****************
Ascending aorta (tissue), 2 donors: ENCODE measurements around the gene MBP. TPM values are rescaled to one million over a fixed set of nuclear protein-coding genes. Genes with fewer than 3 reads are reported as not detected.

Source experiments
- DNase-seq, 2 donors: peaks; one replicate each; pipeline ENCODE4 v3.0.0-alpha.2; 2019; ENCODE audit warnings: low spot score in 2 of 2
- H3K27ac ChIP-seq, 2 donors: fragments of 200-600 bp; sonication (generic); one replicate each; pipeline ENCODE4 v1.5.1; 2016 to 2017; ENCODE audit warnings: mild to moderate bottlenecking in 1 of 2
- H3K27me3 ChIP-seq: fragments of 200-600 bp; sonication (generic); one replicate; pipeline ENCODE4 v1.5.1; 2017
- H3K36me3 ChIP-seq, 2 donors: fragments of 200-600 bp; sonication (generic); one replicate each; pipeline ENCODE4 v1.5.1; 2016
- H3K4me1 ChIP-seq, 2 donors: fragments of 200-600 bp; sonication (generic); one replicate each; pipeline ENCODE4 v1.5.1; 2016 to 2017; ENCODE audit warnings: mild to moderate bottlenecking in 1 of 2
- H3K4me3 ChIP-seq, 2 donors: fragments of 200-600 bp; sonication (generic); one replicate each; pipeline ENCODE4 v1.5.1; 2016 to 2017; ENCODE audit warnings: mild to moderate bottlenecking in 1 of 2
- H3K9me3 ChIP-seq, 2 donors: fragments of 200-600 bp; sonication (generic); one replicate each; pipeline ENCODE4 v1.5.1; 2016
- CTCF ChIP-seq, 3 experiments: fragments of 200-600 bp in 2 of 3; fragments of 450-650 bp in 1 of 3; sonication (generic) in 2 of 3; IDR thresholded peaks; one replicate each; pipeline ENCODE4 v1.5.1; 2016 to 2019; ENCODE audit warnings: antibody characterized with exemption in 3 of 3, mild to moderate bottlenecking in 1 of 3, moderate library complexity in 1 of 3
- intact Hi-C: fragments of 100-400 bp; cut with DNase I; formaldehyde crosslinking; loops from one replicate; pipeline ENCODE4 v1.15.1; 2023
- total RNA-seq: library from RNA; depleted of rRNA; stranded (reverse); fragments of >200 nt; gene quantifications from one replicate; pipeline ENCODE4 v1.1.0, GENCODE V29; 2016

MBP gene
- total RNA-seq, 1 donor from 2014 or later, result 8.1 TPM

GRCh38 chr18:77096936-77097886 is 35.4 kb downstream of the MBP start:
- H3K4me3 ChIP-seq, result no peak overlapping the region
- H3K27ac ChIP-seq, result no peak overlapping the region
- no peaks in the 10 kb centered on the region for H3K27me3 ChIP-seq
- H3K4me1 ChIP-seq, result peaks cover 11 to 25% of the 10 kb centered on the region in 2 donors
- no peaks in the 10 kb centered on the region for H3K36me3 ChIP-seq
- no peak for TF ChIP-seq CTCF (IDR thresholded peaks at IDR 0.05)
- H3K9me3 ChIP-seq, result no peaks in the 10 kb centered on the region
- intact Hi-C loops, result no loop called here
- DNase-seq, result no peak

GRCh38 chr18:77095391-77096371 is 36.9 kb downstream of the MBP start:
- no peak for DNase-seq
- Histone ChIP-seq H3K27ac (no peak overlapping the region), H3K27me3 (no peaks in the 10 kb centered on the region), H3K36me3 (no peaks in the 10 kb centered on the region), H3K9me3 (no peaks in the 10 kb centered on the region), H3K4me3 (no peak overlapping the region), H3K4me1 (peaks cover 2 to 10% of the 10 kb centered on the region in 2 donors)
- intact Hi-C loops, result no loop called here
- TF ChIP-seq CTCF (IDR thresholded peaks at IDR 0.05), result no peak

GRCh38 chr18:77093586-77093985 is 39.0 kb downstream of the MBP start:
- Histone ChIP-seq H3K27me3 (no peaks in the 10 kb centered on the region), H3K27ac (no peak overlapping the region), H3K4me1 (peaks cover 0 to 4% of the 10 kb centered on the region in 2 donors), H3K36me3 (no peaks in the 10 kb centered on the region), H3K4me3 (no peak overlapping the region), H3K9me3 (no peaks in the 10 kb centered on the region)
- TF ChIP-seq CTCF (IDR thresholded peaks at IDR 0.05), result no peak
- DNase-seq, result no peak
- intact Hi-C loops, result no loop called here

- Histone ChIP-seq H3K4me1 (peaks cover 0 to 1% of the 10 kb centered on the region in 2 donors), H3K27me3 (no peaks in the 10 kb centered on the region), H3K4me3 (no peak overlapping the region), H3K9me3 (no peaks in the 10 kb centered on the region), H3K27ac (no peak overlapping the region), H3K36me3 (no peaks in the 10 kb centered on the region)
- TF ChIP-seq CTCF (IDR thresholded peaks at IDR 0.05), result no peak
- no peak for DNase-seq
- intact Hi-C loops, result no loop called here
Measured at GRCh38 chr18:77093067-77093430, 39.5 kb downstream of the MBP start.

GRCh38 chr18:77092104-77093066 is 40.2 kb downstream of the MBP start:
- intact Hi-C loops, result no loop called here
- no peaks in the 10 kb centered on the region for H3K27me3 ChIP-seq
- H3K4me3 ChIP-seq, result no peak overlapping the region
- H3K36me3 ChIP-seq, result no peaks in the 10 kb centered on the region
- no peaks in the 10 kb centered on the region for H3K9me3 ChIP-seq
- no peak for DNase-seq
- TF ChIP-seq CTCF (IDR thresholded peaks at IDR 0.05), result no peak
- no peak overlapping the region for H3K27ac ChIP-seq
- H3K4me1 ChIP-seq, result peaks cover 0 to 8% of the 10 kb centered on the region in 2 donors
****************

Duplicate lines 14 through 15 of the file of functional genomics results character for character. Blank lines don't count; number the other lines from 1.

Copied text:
- total RNA-seq, 1 donor from 2014 or later, result 8.1 TPM

GRCh38 chr18:77096936-77097886 is 35.4 kb downstream of the MBP start: